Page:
Some Roman stones from ca. 2nd century AD, built into the walls of the present-day Maria in Solio cathedral, confirm this prediction. One of the stones depicts a Roman post car (symbolizing the journey of the deceased to the other world). Another stone above the main entrance symbolises a vine (tree of life) encircled by two panthers. Later, the panther figure became the State symbol (coat of arms) of Carantania. Another witness is the octagonal building close to the cathedral. Evidently, it is about an early Christian baptistery, where adults received baptism. It is still called "Heidentempel" (pagan temple), like the one in front of the Cathedral of Aquileia.


Stara gora (Castelmonte, 618 m) with Mary's church and Franciscan monastery, located above Cividale (Cedad) in Friuli (Italy). It is one of the oldest pilgrimages in the area of Aquileia.

In today's Carinthia many other findings come to light, bearing witness, that in the late Roman era and afterwards relatively numerous Christians were living here. Their number was on the decrease, but they still existed at the time when St. Modestus arrived. It is very probable, that the church of St. Mary, which he found there, belonged to the ancient city of Virunum. There is also the possibility, that it was a pilgrim's church, like several others in the area of ancient Aquileia.

In this area, pilgrimage churches consecrated to St. Mary have reached an honourable age. For example: According to historical sources, the pilgrimage church of Monfalcone (Tržic) was built by Marcellian, the patriarch of Aquileia (ca. 485 - 504). In Grado (Gradež), the church dedicated to Mother of Mercy stems from ca. 550 AD, the previous church at the same place was even older. The church of Virgin Mary on the lagoon island of Barbana dates back to 582 AD, and that of Stara gora (Castelmonte) on a hill above Cividale, in present-day Friuli (Cedad, in Slovenian), is from ca. 750 AD. Over the centuries, large crowds of Slovenians participated in Mary's pilgrimages.

In Carantania, after Christianization, towards the end of the 8th century AD, Mary's pilgrimage churches flourished all over the country. The Carantanian nobility in particular let build many private churches (lastne cerkve, Eigenkirchen), and they maintained priests to administer the needs of the population. It seems that churches were set up spontaneously everywhere, even though we have no precise records available. But one of the cases has been witnessed in Lesce, in the upper part of Carniola (a province of Carantania). The inhabitants of this community erected, who knows when, a wooden St. Mary's church, which was never consecrated. There the crowds gathered, prayed and honoured Mary. Finally, in 1140 AD, a noble named Natwin, let build a new church of stone on its place. Until the 18th century, this church remained the most visited Mary's Sanctuary in the entire province of Carniola.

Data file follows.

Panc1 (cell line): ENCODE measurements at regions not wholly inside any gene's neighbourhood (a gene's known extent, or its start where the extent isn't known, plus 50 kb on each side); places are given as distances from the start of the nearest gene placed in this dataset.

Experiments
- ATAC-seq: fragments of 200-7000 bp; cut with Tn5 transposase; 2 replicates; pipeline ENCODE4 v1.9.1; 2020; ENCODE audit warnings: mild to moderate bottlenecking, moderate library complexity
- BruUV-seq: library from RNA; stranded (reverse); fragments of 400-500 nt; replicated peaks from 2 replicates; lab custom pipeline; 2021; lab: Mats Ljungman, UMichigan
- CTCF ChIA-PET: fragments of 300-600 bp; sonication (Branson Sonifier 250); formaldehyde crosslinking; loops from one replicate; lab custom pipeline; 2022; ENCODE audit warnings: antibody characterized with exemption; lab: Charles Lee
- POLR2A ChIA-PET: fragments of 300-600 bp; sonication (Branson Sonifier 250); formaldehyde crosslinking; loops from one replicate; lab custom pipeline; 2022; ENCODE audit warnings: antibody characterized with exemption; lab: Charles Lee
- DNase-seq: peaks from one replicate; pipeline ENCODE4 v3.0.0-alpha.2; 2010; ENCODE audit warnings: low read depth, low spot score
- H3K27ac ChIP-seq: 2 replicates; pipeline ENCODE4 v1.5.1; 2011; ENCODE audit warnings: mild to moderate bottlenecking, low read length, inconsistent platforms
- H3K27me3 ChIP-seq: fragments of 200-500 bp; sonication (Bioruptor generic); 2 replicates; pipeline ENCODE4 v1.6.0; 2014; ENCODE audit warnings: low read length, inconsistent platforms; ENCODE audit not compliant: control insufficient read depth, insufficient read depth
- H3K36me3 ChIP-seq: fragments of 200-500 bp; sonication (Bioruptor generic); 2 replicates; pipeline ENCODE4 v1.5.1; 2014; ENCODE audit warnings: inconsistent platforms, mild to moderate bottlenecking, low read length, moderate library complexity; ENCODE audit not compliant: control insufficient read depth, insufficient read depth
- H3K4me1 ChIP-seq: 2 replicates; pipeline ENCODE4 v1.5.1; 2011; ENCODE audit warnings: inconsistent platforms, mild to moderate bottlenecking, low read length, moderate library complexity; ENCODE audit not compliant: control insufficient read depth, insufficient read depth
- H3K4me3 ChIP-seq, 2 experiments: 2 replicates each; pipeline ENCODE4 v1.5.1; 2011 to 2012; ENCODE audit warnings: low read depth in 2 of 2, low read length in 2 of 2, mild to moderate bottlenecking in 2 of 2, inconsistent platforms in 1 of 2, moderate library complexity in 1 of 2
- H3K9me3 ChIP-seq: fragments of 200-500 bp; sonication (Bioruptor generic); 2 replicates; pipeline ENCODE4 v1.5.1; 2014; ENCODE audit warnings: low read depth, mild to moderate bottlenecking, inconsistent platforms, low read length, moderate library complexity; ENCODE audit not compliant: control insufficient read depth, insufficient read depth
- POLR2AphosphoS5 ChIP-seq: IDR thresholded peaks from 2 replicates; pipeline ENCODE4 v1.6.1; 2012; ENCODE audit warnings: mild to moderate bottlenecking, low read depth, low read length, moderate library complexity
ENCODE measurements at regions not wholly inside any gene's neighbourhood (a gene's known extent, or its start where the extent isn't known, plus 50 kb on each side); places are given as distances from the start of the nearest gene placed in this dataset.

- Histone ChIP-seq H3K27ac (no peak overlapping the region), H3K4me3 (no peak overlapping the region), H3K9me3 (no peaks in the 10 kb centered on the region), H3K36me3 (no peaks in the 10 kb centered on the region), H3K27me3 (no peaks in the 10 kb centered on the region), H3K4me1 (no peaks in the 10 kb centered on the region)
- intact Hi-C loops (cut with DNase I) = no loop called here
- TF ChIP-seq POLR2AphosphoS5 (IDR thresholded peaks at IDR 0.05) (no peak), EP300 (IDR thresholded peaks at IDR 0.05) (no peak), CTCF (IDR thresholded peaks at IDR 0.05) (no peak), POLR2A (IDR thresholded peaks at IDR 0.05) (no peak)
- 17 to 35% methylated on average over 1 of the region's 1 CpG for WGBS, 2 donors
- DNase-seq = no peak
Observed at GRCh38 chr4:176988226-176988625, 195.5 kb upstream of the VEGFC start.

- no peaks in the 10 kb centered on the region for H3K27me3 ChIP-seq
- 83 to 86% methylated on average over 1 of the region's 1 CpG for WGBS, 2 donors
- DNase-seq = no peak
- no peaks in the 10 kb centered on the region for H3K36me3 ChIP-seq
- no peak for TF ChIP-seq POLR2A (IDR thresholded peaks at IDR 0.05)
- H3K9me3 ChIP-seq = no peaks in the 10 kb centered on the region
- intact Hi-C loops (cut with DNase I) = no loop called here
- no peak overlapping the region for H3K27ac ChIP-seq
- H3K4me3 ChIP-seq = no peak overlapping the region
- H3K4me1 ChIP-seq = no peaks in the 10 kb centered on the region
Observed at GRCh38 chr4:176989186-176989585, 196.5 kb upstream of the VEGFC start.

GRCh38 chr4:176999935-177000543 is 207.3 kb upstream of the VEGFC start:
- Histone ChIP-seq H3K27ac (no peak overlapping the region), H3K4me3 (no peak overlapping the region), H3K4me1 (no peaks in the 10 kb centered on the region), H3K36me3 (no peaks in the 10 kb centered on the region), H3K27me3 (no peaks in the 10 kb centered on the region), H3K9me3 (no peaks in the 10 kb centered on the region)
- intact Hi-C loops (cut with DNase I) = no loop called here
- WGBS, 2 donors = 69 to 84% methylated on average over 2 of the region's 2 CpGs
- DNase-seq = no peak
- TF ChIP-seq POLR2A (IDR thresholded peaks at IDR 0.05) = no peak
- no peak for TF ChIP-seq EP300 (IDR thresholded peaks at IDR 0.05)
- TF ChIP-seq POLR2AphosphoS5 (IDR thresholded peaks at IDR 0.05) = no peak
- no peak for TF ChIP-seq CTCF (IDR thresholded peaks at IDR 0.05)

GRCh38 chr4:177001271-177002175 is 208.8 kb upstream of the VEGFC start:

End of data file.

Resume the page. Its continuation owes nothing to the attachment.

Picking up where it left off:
Patroness of Carantania
In the Middle Ages, the pious character of Slovenians - Carantanians was known all over Central Europe. As a matter of fact, their religious reputation even reached the chronicler Helmold, a parish priest in Plana (Plön), in the Vagrien (Holstein) land, west of Lübeck, where people still spoke a Slav language in those times. He wrote the following: "Karinthi... homines divino cultui dediti, nec est ulla gens honestior et cultu Dei et sacerdotum veneratione devotior" (Helmold, Chronica Slavorum, ca. 1163). Translated: Carinthians (Carantanians, Slovenians)... are people devoted to the veneration of God, and there is no other race, which is more pious in the veneration of God and respectful of the priests.

Sometimes, the Slovenian clergy in their sermons used to say, "Slovenians are Mary's nation"! This saying is being repeated over and over again, without being aware of its very historical significance. Thus, no one substantiated it adequately until now. Nevertheless, it is not a fine-sounding talk only. The above quoted facts prove, that in ancient Carantania as well as in the modern Slovenian area, the roots of Mary's veneration are much deeper and more original, as one could have imagined.

It is true, that St. Mary was the Patroness of Carantania. It is not an isolated case. For example, the Republic of Venice, too, was consecrated to St. Mary. - The Prince (Duke) of Carantania, after being elected by the people's assembly called Veca and after being installed at the Prince's Stone (Knežji kamen), attended mass in the cathedral Maria in Solio and paid homage to St. Mary. Only then, he was installed again on the Duke's Throne (Vojvodski stol) as the superior judge.

The image of the enthroned Mary and therewith of her patronage over the Slovenian people is very well expressed in the verses of a Slovenian pilgrim's chant, which says: Marija na stolu sedi, gleda na vse strani (Mary is sitting on the throne and she is looking in all directions) (Grivec 1963, 37). It is not about a particular Mary's image but about an epithet, evidently referring to the protective role of Mary. This epithet, too, originated from Byzantium. There was the famous church Theotokos Peribleptos - Vsevidna Božja Mati, All-seeing God's Mother (renowned in 1031 AD). The church of Bogorodica Perivleptos also existed in Ohrid, Macedonia.

From approximately 80 Slovenian pilgrim's chants, published in the collection of Slovenian popular songs (K. Štrekelj, 1907), most of them are dedicated to Mary and Child. Still today, people from near and far visit especially the main pilgrimage gatherings. Pilgrimage churches are usually located in the mountains. There, the mass, prayers, chants and processions under open sky bring an unforgettable experience, and people are sad when they are saying farewell to Mary.

No less than 200 "Chants in Mary's honour" have been published in the famous collection of Slovenian popular chants. One of the most popular begins with: "Lepa si, lepa si Roža Marija…" /Beautiful, beautiful are you, Rosa Mary…/. The chants are also touching the heart of Slovenian men, who are truly not accustomed to show their sentiments, and they remain usually silent in church. However, when the song "Roža Marija..." has its turn, the strong male voices too, begin to resound and fill up the entire church.